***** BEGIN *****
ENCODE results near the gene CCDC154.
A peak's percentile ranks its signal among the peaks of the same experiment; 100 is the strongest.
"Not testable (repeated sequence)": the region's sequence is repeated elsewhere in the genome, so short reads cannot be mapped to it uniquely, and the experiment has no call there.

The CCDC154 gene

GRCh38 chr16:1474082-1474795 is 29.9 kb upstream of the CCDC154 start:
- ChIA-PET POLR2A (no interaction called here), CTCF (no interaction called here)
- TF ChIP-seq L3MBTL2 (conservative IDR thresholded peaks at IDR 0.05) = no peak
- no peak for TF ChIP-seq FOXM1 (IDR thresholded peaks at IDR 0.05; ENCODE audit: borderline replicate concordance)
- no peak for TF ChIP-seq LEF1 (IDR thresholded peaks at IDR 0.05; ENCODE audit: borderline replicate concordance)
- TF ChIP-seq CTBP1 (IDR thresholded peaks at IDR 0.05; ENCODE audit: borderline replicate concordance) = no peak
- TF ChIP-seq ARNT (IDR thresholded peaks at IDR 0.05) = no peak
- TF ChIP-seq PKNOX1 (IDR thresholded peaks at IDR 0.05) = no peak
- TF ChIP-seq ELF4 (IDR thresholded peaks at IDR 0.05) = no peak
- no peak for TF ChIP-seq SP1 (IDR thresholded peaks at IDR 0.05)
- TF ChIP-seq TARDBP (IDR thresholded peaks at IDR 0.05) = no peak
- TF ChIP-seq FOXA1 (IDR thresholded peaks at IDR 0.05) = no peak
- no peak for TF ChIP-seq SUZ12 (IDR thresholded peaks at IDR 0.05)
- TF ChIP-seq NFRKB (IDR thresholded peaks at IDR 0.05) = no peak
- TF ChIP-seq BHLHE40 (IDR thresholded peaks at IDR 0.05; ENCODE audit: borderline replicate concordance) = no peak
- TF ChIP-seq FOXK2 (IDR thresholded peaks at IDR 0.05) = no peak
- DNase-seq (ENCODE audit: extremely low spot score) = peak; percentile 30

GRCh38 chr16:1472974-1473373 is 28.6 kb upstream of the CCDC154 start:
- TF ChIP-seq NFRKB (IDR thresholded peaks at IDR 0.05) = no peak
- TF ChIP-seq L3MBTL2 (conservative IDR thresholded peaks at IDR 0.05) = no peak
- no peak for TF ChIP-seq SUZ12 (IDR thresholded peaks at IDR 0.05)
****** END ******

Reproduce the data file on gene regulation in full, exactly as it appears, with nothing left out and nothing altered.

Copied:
ENCODE results near the gene CCDC154.
A peak's percentile ranks its signal among the peaks of the same experiment; 100 is the strongest.
"Not testable (repeated sequence)": the region's sequence is repeated elsewhere in the genome, so short reads cannot be mapped to it uniquely, and the experiment has no call there.

The CCDC154 gene

GRCh38 chr16:1474082-1474795 is 29.9 kb upstream of the CCDC154 start:
- ChIA-PET POLR2A (no interaction called here), CTCF (no interaction called here)
- TF ChIP-seq L3MBTL2 (conservative IDR thresholded peaks at IDR 0.05) = no peak
- no peak for TF ChIP-seq FOXM1 (IDR thresholded peaks at IDR 0.05; ENCODE audit: borderline replicate concordance)
- no peak for TF ChIP-seq LEF1 (IDR thresholded peaks at IDR 0.05; ENCODE audit: borderline replicate concordance)
- TF ChIP-seq CTBP1 (IDR thresholded peaks at IDR 0.05; ENCODE audit: borderline replicate concordance) = no peak
- TF ChIP-seq ARNT (IDR thresholded peaks at IDR 0.05) = no peak
- TF ChIP-seq PKNOX1 (IDR thresholded peaks at IDR 0.05) = no peak
- TF ChIP-seq ELF4 (IDR thresholded peaks at IDR 0.05) = no peak
- no peak for TF ChIP-seq SP1 (IDR thresholded peaks at IDR 0.05)
- TF ChIP-seq TARDBP (IDR thresholded peaks at IDR 0.05) = no peak
- TF ChIP-seq FOXA1 (IDR thresholded peaks at IDR 0.05) = no peak
- no peak for TF ChIP-seq SUZ12 (IDR thresholded peaks at IDR 0.05)
- TF ChIP-seq NFRKB (IDR thresholded peaks at IDR 0.05) = no peak
- TF ChIP-seq BHLHE40 (IDR thresholded peaks at IDR 0.05; ENCODE audit: borderline replicate concordance) = no peak
- TF ChIP-seq FOXK2 (IDR thresholded peaks at IDR 0.05) = no peak
- DNase-seq (ENCODE audit: extremely low spot score) = peak; percentile 30

GRCh38 chr16:1472974-1473373 is 28.6 kb upstream of the CCDC154 start:
- TF ChIP-seq NFRKB (IDR thresholded peaks at IDR 0.05) = no peak
- TF ChIP-seq L3MBTL2 (conservative IDR thresholded peaks at IDR 0.05) = no peak
- no peak for TF ChIP-seq SUZ12 (IDR thresholded peaks at IDR 0.05)